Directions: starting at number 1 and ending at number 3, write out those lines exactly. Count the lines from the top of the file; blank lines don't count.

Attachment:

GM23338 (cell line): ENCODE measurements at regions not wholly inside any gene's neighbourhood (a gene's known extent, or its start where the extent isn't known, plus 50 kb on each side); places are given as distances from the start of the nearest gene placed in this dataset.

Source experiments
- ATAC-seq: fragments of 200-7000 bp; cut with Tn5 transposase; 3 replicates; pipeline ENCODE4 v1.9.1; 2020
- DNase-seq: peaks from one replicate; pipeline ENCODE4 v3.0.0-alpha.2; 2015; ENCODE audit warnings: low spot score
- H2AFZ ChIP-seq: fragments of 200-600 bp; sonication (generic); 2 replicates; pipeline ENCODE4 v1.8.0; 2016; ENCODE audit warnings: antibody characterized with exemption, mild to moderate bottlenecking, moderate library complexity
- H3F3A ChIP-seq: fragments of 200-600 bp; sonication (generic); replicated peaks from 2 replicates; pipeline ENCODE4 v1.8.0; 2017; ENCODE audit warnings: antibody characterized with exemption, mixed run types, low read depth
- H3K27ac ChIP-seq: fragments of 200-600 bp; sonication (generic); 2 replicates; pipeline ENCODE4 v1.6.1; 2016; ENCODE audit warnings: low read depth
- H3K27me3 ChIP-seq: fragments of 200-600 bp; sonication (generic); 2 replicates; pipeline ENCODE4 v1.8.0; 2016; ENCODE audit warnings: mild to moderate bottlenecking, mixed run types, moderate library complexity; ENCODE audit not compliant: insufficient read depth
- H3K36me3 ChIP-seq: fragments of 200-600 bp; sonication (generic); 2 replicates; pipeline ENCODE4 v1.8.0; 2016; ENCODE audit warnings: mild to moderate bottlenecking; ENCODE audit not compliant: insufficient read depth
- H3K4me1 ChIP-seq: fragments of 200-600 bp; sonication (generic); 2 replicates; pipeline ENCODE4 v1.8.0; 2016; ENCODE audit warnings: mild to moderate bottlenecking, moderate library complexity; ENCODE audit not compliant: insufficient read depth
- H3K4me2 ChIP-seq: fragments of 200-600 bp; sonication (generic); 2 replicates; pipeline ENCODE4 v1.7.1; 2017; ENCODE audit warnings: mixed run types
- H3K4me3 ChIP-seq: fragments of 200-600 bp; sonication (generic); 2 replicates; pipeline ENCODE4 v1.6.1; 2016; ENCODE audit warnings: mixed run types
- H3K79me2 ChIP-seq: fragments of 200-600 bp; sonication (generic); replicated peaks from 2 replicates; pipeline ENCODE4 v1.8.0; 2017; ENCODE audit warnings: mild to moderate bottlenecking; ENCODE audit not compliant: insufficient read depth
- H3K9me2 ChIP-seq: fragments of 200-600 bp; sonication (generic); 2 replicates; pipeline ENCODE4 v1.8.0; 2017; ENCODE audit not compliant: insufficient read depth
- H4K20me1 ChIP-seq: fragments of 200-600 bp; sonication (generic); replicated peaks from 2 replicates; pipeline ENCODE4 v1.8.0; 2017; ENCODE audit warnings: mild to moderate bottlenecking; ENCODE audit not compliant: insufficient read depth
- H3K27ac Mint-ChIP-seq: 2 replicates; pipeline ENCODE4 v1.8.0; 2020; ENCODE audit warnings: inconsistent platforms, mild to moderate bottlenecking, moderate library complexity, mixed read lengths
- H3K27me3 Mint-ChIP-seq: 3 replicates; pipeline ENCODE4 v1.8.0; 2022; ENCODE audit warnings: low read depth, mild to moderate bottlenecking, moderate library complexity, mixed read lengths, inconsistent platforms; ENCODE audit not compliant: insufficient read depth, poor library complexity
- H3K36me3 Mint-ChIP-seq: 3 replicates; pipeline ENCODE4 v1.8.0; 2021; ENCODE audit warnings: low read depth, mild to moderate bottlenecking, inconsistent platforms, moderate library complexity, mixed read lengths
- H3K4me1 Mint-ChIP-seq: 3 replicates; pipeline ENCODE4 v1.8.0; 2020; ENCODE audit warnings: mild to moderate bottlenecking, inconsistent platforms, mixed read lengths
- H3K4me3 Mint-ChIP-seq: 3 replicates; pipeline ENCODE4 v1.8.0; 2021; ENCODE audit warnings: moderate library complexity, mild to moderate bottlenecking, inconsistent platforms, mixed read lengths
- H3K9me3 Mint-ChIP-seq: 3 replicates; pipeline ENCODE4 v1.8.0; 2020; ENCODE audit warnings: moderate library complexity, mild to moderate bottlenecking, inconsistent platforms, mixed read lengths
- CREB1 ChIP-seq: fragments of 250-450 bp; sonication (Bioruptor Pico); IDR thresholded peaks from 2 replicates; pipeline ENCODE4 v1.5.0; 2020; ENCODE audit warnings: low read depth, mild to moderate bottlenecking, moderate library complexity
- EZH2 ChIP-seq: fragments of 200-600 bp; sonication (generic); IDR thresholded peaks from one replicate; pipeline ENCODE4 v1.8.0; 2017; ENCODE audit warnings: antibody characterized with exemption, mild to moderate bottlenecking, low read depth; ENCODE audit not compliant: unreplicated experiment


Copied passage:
GM23338 (cell line): ENCODE measurements at regions not wholly inside any gene's neighbourhood (a gene's known extent, or its start where the extent isn't known, plus 50 kb on each side); places are given as distances from the start of the nearest gene placed in this dataset.

Source experiments
- ATAC-seq: fragments of 200-7000 bp; cut with Tn5 transposase; 3 replicates; pipeline ENCODE4 v1.9.1; 2020